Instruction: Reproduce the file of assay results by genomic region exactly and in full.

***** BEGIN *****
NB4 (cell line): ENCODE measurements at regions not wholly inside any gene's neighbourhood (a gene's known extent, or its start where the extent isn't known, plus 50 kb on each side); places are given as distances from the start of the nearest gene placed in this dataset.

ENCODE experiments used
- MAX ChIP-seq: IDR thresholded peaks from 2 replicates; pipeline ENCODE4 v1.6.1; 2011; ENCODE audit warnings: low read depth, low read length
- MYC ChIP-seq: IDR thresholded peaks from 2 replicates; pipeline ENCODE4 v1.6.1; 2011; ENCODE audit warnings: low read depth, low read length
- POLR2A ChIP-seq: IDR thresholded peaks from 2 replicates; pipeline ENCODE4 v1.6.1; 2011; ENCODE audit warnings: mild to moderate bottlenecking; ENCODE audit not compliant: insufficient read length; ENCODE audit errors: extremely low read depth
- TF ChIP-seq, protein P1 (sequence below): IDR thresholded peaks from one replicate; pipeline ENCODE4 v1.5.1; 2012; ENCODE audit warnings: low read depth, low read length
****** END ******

NB4 (cell line): ENCODE measurements at regions not wholly inside any gene's neighbourhood (a gene's known extent, or its start where the extent isn't known, plus 50 kb on each side); places are given as distances from the start of the nearest gene placed in this dataset.

ENCODE experiments used
- MAX ChIP-seq: IDR thresholded peaks from 2 replicates; pipeline ENCODE4 v1.6.1; 2011; ENCODE audit warnings: low read depth, low read length
- MYC ChIP-seq: IDR thresholded peaks from 2 replicates; pipeline ENCODE4 v1.6.1; 2011; ENCODE audit warnings: low read depth, low read length
- POLR2A ChIP-seq: IDR thresholded peaks from 2 replicates; pipeline ENCODE4 v1.6.1; 2011; ENCODE audit warnings: mild to moderate bottlenecking; ENCODE audit not compliant: insufficient read length; ENCODE audit errors: extremely low read depth
- TF ChIP-seq, protein P1 (sequence below): IDR thresholded peaks from one replicate; pipeline ENCODE4 v1.5.1; 2012; ENCODE audit warnings: low read depth, low read length